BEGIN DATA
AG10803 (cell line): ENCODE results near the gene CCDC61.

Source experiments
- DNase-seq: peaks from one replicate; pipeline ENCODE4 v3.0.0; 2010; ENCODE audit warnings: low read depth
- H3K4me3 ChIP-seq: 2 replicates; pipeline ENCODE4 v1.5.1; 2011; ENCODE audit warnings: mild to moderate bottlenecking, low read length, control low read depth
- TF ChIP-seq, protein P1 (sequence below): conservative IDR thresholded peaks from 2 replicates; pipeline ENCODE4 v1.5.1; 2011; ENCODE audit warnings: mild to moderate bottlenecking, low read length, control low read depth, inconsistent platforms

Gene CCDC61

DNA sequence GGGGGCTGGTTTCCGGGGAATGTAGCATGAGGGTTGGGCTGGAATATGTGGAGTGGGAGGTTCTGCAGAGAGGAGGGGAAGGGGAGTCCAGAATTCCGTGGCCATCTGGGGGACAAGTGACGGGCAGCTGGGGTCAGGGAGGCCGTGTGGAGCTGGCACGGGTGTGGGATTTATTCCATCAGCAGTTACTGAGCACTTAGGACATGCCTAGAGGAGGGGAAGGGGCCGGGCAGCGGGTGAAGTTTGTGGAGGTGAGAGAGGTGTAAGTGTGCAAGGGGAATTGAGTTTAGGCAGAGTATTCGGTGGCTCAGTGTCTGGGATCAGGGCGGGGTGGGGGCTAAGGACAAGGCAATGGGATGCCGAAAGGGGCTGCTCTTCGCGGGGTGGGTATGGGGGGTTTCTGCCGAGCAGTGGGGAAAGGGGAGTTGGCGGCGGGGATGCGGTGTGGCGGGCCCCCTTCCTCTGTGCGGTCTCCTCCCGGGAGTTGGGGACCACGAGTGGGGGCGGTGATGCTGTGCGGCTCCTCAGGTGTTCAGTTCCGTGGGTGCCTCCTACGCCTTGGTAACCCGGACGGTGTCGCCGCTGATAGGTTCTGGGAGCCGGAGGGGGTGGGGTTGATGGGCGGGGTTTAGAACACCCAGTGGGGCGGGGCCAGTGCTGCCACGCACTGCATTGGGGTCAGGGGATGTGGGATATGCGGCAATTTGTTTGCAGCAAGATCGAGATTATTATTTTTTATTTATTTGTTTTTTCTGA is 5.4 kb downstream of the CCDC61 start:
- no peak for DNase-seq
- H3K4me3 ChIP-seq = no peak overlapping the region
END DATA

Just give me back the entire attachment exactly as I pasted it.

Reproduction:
AG10803 (cell line): ENCODE results near the gene CCDC61.

Source experiments
- DNase-seq: peaks from one replicate; pipeline ENCODE4 v3.0.0; 2010; ENCODE audit warnings: low read depth
- H3K4me3 ChIP-seq: 2 replicates; pipeline ENCODE4 v1.5.1; 2011; ENCODE audit warnings: mild to moderate bottlenecking, low read length, control low read depth
- TF ChIP-seq, protein P1 (sequence below): conservative IDR thresholded peaks from 2 replicates; pipeline ENCODE4 v1.5.1; 2011; ENCODE audit warnings: mild to moderate bottlenecking, low read length, control low read depth, inconsistent platforms

Gene CCDC61

DNA sequence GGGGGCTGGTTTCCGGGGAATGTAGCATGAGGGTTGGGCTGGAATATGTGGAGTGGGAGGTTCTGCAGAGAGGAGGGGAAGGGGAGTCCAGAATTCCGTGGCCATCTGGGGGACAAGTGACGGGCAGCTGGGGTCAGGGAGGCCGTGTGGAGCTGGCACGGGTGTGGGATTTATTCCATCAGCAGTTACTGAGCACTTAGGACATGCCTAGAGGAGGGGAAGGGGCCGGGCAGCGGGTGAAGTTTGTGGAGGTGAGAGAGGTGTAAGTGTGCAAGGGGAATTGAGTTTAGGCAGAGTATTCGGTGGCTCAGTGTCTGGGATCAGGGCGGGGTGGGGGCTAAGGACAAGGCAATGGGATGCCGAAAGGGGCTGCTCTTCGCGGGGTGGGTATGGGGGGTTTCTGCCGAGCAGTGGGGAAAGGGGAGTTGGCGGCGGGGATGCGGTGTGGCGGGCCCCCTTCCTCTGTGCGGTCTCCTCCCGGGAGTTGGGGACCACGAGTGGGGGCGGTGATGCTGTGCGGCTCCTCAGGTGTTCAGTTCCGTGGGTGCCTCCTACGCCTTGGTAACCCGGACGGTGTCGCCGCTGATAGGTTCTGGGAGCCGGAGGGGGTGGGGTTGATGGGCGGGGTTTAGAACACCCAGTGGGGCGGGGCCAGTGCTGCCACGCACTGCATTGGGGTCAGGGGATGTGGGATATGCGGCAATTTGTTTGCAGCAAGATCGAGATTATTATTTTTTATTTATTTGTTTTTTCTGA is 5.4 kb downstream of the CCDC61 start:
- no peak for DNase-seq
- H3K4me3 ChIP-seq = no peak overlapping the region